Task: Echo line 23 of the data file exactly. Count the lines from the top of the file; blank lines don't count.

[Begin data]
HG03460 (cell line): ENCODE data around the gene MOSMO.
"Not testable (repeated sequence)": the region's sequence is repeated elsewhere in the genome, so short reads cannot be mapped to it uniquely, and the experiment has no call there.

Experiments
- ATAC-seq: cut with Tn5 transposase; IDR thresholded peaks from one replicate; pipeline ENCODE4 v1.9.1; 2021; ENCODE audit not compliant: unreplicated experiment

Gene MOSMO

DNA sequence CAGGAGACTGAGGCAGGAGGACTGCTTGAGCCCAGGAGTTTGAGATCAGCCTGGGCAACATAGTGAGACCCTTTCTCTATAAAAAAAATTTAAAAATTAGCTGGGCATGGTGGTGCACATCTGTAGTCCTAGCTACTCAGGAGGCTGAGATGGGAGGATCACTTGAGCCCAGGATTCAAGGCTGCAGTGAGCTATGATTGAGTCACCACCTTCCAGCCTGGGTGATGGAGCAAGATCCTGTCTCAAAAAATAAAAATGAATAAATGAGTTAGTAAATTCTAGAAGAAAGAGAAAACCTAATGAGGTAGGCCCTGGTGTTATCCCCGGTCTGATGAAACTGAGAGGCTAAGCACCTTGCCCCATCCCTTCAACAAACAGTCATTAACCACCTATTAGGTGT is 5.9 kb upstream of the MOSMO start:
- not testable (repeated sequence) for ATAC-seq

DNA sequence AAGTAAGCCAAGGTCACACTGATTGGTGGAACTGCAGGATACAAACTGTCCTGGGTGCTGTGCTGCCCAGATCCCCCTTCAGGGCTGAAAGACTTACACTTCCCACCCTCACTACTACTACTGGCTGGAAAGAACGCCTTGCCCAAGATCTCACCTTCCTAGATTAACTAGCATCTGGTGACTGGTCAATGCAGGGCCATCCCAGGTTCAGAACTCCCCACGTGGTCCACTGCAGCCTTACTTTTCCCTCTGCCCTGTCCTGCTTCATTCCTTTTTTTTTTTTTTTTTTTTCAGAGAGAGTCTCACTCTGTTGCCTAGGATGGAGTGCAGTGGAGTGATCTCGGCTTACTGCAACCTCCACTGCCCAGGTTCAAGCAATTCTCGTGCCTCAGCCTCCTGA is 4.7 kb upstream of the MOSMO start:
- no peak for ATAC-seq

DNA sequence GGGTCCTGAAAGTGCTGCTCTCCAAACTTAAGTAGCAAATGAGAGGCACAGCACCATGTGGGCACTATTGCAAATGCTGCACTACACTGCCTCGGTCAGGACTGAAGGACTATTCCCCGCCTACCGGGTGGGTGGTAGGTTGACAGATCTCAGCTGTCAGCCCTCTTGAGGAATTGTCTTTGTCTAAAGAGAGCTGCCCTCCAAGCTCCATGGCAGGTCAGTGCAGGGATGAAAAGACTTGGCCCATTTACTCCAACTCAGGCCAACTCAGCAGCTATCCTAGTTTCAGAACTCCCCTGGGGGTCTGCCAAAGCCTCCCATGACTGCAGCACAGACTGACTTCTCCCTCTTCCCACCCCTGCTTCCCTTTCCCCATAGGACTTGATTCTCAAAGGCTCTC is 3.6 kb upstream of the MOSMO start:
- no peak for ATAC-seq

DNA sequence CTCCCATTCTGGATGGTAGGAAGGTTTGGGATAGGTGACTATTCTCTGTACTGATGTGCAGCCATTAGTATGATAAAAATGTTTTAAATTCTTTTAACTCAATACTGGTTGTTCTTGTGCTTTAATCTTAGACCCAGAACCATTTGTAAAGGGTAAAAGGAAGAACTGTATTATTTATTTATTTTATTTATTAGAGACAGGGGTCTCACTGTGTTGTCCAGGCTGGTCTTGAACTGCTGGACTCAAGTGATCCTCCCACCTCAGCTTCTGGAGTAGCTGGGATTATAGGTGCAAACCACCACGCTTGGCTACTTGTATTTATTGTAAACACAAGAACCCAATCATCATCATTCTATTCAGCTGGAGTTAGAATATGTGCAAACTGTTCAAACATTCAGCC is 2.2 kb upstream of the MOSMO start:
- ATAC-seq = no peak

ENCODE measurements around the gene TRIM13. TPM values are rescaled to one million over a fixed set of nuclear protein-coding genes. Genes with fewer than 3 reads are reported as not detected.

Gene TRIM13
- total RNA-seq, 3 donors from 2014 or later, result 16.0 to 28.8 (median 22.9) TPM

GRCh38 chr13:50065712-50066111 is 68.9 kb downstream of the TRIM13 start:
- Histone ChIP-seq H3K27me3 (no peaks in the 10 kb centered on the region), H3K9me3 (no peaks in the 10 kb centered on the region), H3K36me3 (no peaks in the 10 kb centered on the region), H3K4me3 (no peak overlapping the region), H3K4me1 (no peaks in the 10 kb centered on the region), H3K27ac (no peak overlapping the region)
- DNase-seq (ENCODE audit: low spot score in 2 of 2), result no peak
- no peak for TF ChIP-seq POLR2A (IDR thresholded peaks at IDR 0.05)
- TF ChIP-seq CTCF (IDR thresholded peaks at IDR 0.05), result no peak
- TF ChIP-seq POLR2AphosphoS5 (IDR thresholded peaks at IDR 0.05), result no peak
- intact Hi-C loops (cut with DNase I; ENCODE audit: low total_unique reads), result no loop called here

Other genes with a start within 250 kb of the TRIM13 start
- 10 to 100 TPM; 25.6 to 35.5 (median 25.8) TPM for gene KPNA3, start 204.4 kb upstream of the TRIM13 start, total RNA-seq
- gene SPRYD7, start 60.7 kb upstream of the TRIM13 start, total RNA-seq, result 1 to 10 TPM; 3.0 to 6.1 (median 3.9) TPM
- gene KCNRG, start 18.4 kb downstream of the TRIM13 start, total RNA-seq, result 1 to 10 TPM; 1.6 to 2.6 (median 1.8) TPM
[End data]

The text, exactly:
- intact Hi-C loops (cut with DNase I; ENCODE audit: low total_unique reads), result no loop called here